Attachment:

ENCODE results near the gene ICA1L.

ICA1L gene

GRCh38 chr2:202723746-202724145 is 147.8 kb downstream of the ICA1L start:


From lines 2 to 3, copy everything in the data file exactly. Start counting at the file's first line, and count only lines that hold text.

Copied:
ICA1L gene

GRCh38 chr2:202723746-202724145 is 147.8 kb downstream of the ICA1L start: